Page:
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What is REM Sleep Disorder?

sleep troubles may be a sign of something wirth discussing with your doctor

In order to get a good night’s sleep, we need to spend a certain amount of time in REM sleep (Rapid Eye Movement). This is the time that our brains go into deep sleep mode and that we loosen our muscles, allowing our brains to dream, often vividly. We all need a good amount of REM sleep each night to feel refreshed and well-rested when we wake up. But not all of us have that luxury.

REM Sleep and Parkinson’s

With Parkinson’s, REM sleep could be interrupted by the disease itself. The lack of dopamine in our brains, anxiety or depression, or other neurological dysfunctions could cause us to enter a state of REM sleep in which we actually act out our dreams. We punch, kick, yell, walk around, and do other things in our sleep that can be dangerous for us and for our sleep partners. Like with every symptom of Parkinson’s, not everyone will experience this disorder, and experiencing it is not necessarily a sign of Lewy Body Dementia, a type of Parkinson’s akin to the effects of Alzheimer’s disease.

What can you do about REM Sleep Disorder?

Often, when people first experience this disorder, their inclination is to take something that will soothe the effects, like Melatonin. Recommendations from friends with Parkinson’s, or from doctors will be to “try some Melatonin” to see if that helps. From my own experience, taking up to 10mg of Melatonin did not help me, but up to 10mg of Melatonin each night may help you. This is typically enough to stop the disorder in its tracks since Melatonin acts as a tranquilizer and helps us relax into a deep sleep.

What if you need something a little stronger?

Unfortunately, not all of us react well to Melatonin. Maybe the recommended maximum dose is still not enough to take the edge off, or maybe Melatonin leaves you feeling groggy or tired during the day. Melatonin certainly does not work for everyone. If you need something stronger, talk to your doctor about prescription sleep aids. My doctor prescribed me Clonazepam, at first at the smallest dose, 0.5mg each night, and later 1mg each night. This seems to do the trick, and it could be something to consider while you are looking for solutions. Be warned, however, Clonazepam is a serious medication that has special restrictions, like avoiding alcohol. So be sure to check with your doctor and pharmacist about any potential interactions with other medications.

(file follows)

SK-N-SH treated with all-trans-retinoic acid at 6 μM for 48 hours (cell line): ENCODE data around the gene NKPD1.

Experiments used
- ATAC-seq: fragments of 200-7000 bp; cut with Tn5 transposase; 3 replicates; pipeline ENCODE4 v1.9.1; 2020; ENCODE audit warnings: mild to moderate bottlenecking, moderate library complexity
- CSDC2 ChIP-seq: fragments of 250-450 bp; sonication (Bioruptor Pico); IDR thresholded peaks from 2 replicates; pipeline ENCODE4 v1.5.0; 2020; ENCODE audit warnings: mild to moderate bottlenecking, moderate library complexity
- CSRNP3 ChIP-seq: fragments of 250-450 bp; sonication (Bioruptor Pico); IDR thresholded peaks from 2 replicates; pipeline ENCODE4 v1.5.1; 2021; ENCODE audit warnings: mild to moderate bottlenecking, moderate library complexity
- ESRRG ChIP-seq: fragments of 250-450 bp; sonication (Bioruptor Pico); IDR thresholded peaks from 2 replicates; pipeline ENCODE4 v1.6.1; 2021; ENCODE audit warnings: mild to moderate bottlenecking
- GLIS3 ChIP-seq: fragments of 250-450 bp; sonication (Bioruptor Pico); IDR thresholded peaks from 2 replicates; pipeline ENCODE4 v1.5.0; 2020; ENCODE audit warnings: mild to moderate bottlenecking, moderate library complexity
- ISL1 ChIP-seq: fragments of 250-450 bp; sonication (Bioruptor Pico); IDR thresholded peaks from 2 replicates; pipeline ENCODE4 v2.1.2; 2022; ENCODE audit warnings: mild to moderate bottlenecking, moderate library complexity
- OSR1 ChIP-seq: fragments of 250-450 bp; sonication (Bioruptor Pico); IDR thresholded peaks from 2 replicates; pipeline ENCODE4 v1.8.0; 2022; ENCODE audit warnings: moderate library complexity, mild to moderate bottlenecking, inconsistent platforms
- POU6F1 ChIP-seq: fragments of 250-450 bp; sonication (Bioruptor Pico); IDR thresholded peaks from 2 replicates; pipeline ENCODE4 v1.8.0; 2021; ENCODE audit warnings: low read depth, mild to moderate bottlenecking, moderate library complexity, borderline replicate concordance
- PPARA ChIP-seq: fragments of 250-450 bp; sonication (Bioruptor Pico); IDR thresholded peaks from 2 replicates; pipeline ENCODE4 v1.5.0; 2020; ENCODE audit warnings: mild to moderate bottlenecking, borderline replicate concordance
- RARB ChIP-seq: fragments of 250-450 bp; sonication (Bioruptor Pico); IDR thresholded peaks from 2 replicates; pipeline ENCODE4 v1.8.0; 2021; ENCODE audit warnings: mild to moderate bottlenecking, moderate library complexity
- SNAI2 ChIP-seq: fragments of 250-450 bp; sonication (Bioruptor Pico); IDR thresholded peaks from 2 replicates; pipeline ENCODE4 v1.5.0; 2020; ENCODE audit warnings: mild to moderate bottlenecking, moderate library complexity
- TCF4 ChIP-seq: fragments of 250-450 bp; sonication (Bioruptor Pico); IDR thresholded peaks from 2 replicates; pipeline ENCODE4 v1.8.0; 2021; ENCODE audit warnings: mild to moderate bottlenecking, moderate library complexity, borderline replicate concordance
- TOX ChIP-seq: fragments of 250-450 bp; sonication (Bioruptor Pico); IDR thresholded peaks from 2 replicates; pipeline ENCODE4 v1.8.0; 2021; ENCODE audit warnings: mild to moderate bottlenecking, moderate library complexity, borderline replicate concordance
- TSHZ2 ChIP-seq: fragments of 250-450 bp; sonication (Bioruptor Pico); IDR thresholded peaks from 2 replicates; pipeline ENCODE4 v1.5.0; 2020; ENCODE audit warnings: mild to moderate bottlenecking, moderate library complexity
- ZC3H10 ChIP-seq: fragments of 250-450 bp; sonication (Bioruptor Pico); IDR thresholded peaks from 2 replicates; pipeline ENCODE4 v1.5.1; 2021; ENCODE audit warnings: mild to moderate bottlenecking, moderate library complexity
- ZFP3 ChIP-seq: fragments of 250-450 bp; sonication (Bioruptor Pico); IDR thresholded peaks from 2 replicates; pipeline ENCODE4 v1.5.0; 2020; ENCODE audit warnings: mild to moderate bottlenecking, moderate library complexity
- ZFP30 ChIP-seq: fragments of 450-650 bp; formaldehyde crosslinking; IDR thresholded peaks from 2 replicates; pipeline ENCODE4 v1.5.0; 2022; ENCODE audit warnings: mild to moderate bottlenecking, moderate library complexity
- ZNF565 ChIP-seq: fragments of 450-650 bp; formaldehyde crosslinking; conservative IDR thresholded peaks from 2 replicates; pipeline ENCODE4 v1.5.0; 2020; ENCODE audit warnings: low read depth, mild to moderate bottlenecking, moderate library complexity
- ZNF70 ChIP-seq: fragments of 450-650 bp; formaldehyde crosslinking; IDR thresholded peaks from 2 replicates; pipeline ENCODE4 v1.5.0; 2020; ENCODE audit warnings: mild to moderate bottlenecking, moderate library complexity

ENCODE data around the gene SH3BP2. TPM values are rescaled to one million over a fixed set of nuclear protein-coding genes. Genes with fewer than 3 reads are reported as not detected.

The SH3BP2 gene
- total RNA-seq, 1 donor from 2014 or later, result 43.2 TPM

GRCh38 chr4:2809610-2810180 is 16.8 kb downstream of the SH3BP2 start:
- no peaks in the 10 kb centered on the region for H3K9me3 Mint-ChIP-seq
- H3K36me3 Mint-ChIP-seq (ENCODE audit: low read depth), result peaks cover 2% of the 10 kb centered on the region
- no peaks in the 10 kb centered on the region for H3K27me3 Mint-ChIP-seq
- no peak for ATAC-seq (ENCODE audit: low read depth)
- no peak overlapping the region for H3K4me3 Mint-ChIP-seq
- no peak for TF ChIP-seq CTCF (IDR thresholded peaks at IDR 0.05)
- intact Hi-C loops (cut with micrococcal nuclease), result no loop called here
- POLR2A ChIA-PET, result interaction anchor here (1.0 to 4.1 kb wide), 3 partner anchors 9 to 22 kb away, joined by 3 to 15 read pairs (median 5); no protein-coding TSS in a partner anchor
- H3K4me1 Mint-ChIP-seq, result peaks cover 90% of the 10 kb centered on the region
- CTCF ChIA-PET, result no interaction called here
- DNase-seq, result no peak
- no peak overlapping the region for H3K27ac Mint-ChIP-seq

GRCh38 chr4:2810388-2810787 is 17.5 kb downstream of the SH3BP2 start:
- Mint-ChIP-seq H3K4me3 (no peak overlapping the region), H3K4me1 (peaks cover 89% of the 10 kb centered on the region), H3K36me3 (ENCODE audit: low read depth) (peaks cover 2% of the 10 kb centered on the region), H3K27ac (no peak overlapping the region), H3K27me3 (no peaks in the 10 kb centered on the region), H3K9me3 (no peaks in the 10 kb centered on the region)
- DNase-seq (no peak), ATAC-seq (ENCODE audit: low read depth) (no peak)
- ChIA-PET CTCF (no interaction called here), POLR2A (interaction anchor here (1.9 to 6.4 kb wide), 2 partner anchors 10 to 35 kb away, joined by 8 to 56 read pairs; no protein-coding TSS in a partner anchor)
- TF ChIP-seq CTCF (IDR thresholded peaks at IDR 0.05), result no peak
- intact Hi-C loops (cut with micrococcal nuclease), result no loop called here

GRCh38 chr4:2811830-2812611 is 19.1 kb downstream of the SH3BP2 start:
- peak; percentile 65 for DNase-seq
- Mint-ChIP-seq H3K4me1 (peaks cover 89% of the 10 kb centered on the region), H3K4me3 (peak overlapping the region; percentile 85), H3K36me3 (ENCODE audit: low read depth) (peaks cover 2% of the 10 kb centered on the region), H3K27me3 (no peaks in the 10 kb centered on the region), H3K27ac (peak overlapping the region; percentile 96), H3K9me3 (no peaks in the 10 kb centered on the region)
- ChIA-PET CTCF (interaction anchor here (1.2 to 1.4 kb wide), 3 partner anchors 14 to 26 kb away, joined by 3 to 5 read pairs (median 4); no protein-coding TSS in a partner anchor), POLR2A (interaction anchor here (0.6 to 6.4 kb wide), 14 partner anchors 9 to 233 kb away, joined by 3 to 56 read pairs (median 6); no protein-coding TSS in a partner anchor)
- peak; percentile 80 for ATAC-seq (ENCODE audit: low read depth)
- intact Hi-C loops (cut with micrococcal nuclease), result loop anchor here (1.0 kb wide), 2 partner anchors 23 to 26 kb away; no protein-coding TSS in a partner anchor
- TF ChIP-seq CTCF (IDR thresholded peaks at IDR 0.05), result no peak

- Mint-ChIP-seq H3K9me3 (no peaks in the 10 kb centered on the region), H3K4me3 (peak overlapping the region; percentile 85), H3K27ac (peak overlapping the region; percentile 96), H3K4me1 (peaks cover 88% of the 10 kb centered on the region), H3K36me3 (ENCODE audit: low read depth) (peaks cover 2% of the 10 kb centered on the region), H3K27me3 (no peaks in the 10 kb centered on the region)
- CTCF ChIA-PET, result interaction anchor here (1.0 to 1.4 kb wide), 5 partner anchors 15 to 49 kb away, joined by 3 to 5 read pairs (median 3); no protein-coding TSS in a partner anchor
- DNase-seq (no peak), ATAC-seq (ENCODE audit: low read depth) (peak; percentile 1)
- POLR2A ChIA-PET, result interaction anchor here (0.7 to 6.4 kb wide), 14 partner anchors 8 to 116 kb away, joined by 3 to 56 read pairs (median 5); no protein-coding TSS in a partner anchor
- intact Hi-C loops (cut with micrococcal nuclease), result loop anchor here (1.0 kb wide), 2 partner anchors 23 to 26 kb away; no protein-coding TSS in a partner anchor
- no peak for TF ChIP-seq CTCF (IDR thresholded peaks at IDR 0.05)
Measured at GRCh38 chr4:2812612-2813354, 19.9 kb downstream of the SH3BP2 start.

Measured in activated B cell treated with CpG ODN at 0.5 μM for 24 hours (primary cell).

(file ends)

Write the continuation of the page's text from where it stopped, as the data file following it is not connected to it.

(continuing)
While REM Sleep Disorder can be scary, it doesn’t have to be. It is a well-documented disorder that occurs with many people with Parkinson’s. It can lead to injuries for you and your sleep partner, so best to alleviate the symptoms as much as possible. While Melatonin may help many with this disorder, prescription medications that act as tranquilizers may be necessary in the long run. Always be sure to speak with your doctor about all of your conditions and medications, as Clonazepam could interact with other medications and other conditions.

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Nick Pernisco is the Parkinson’s Warrior, a person with Parkinson’s who has dedicated his life to helping others with Parkinson’s. Get the Parkinson’s Warrior book here. Join the discussion on Facebook.

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